Mark born in Carmel California, gave up a performing career in music when Ansel Adams introduced him to photography in the mid 1950”s. He was a participant in the first California Gifted Kids Program at Stanford University. In 1978, with encouragement from Robert Maplethorpe, he published the “Adam Without Eve” portfolio. He continued to work in large format photography until 1982 when he studied with Pierre Cordier who originated the Chemigram process. At this point Mark’s work underwent a dramatic change and he started working almost entirely with Chemigrams, producing a body of work that centered on themes such as the Holocaust and lost musical manuscripts. He also experimented with Polaroid materials, producing hand manipulated images as large as 4 x 4 feet in dimension. With the demise of Polaroid, today Mark works almost entirely in Kirlian photography and Chemigrams. Published recently In Marlin Fabbri’s book Alternative Photography: Art and Artists.
In 1942 my mother, Lavern Dubois, against better advice went on to perform the Mendelssohn E minor violin concerto in occupied Paris.
She fled to Switzerland that night just minutes before the Gestapo arrived pounding on her door. The stories that she would tell my brothers and me about the Nazi occupation were very chilling. Even though I was not witnessed to this horror the stories my mom would tell me left me with some secondary wounds. It is dedicated to the memory of those musicians/artists who disappeared during this horrific period.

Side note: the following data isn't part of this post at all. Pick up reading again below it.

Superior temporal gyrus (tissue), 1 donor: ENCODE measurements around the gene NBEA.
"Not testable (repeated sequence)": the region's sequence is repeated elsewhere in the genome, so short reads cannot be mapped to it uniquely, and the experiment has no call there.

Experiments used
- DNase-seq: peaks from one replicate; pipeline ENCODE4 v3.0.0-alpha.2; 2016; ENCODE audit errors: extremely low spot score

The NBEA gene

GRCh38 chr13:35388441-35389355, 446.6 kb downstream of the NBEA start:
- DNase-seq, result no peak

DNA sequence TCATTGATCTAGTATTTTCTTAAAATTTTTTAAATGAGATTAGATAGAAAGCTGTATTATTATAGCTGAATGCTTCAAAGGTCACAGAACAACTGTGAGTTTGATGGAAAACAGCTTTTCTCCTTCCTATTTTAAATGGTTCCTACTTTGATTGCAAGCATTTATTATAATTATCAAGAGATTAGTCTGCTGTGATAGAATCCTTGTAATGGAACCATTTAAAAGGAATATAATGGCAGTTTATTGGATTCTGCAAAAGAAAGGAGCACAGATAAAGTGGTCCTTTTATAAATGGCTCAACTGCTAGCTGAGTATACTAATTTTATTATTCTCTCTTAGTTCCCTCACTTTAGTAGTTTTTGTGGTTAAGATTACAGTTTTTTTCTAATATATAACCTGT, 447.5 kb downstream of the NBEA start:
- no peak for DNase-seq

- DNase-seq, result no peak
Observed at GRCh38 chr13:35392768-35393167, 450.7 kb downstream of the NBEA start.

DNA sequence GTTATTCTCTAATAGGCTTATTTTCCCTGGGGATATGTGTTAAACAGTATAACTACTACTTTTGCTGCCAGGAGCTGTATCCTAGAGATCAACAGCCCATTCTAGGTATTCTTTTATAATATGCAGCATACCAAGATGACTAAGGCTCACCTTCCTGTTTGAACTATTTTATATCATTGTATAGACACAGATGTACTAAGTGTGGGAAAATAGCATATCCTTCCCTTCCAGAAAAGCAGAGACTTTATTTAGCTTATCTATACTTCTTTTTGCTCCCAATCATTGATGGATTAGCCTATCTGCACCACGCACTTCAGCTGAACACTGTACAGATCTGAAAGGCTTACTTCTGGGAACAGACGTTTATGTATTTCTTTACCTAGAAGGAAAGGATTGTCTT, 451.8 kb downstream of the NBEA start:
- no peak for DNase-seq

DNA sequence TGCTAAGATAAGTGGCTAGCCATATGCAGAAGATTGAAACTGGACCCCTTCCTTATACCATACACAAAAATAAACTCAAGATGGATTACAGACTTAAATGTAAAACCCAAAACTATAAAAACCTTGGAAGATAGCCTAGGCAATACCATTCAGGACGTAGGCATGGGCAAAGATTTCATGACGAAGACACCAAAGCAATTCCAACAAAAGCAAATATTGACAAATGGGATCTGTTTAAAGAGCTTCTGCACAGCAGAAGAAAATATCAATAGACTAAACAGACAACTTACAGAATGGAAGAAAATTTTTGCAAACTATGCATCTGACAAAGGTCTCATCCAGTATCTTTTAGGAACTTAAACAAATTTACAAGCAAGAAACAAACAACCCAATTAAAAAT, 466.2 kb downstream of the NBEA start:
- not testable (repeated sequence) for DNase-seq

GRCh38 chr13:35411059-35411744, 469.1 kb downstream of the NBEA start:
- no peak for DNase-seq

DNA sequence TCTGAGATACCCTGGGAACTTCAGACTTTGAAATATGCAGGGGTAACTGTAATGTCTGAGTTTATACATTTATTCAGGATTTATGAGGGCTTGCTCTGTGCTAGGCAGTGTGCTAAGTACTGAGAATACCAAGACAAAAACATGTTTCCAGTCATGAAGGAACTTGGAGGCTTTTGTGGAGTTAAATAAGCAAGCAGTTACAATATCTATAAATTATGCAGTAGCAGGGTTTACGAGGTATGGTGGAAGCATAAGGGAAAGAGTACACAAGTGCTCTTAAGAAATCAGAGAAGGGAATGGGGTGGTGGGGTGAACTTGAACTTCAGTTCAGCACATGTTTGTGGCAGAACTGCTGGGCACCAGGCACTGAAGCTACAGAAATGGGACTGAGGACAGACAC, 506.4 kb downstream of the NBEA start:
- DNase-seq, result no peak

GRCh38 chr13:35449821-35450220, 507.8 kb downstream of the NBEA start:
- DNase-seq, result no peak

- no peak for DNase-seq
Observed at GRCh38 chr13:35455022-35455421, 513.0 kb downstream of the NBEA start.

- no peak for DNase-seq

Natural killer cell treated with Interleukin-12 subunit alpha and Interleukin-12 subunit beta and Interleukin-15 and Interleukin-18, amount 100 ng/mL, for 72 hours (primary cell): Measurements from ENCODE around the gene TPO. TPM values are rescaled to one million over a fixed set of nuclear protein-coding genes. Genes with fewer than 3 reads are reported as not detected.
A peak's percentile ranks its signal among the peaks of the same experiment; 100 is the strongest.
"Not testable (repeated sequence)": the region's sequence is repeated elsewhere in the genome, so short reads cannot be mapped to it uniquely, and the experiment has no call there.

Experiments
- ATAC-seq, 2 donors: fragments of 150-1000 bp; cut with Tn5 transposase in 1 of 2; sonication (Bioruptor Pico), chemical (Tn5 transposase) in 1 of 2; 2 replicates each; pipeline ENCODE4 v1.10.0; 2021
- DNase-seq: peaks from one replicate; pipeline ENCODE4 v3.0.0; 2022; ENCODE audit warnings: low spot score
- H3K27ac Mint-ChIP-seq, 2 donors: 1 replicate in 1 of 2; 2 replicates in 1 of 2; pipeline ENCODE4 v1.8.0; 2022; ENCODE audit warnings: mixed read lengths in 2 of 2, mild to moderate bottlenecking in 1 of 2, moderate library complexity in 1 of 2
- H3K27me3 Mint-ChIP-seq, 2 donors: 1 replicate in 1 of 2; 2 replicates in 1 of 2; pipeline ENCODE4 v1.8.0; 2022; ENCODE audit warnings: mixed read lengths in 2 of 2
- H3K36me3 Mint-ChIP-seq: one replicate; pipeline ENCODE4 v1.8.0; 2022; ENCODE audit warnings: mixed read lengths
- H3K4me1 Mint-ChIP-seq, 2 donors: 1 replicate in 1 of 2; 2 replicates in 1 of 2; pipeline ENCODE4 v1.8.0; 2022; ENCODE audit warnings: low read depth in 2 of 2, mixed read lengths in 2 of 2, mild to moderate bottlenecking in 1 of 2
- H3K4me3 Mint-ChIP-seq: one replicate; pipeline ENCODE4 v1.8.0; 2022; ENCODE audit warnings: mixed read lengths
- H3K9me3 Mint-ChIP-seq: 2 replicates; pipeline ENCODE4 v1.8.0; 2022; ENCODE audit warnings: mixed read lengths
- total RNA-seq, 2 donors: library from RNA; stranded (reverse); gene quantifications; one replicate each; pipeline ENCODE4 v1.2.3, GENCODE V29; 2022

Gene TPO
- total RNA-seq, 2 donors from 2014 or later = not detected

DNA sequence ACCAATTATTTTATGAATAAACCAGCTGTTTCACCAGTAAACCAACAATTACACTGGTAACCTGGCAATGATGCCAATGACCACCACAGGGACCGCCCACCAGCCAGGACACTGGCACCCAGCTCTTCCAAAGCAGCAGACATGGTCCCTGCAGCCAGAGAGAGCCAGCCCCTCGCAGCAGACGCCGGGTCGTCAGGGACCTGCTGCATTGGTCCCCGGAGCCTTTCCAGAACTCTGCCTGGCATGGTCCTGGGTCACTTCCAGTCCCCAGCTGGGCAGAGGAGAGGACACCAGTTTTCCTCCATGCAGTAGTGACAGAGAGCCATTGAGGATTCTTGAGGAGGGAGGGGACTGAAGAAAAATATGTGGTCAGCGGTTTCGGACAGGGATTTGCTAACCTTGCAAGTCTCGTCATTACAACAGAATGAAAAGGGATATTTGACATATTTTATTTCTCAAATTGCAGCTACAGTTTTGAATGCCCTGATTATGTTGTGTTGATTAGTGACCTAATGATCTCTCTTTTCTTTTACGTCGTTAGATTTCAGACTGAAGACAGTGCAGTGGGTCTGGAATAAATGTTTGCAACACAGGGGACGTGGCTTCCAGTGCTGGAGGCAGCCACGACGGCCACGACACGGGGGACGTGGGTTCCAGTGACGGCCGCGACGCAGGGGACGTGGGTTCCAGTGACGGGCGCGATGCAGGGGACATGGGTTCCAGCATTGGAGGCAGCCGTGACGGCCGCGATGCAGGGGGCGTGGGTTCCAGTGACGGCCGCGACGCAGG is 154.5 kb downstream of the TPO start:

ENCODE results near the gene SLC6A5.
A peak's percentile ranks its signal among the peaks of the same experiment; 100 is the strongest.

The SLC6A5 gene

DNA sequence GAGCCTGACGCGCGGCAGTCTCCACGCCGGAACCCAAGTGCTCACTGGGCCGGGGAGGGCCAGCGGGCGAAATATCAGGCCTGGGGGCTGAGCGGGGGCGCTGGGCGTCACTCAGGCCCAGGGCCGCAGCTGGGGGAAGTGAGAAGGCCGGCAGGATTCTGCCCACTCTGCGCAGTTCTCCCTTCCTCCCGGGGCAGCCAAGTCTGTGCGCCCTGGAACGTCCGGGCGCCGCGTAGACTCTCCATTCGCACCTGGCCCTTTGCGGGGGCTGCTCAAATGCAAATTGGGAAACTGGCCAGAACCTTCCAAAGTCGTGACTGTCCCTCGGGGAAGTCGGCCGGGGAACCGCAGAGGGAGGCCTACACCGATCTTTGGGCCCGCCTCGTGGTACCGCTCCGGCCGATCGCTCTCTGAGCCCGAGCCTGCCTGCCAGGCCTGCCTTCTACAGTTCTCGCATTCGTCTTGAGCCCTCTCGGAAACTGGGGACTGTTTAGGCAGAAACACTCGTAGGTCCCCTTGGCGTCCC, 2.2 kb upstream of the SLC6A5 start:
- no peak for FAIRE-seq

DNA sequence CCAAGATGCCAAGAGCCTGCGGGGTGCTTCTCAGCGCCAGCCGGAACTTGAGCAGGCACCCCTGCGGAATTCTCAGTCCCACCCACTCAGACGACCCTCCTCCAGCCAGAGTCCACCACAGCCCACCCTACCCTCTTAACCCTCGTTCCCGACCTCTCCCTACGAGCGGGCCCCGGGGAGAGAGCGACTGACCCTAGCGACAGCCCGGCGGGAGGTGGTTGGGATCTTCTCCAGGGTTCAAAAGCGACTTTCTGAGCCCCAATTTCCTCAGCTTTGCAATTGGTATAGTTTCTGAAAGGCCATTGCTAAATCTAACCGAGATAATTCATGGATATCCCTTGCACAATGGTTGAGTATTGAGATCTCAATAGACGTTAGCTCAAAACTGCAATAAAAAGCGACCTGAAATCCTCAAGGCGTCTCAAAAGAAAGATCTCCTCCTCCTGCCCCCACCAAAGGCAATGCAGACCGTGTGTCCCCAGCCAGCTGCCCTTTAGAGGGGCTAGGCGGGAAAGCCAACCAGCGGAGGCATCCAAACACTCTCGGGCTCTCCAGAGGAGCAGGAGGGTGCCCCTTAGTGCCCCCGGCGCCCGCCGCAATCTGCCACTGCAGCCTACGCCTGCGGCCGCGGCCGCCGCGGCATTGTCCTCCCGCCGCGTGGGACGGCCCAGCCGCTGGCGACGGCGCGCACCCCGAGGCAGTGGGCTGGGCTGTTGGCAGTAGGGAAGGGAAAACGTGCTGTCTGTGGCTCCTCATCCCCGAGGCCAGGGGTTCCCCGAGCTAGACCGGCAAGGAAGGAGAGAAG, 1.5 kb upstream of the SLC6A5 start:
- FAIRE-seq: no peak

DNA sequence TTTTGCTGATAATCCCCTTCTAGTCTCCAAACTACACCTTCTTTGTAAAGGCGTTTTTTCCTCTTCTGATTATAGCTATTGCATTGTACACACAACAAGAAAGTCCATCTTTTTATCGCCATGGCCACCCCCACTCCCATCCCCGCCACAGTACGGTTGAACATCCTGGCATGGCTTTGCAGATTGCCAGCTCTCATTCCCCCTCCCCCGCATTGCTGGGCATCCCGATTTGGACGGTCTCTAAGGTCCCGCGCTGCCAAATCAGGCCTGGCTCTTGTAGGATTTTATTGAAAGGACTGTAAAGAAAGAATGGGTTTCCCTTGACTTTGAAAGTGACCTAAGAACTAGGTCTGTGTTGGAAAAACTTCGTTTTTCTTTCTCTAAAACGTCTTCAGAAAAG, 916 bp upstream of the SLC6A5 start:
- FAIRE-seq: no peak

It is a very personal body of work that I have worked on and off for 30+ years. Because of the heart wrenching subject matter I would take frequent and sometimes long term sabbaticals from the work. When spending hours in the dark room for me this project made me focus on this very painful and tragic period. I think of all the musical treasures, works of art and literature that were lost or destroyed, of the lives disrupted or worse, it is beyond my comprehension. I think of the Mozarts, Picassos and Mendelssohns lost from civilization, of the possible cures for heart disease and cancer.
This is my way of keeping the remembrance of that tragic era with us, praying that it will never be repeated.
This body of work to me is somewhat like a series of Bach variations on a central theme, where I explore the subject matter through a series of variations.
If my art has in any way the effect on the viewer that it has had on me, then I guess it has some worth.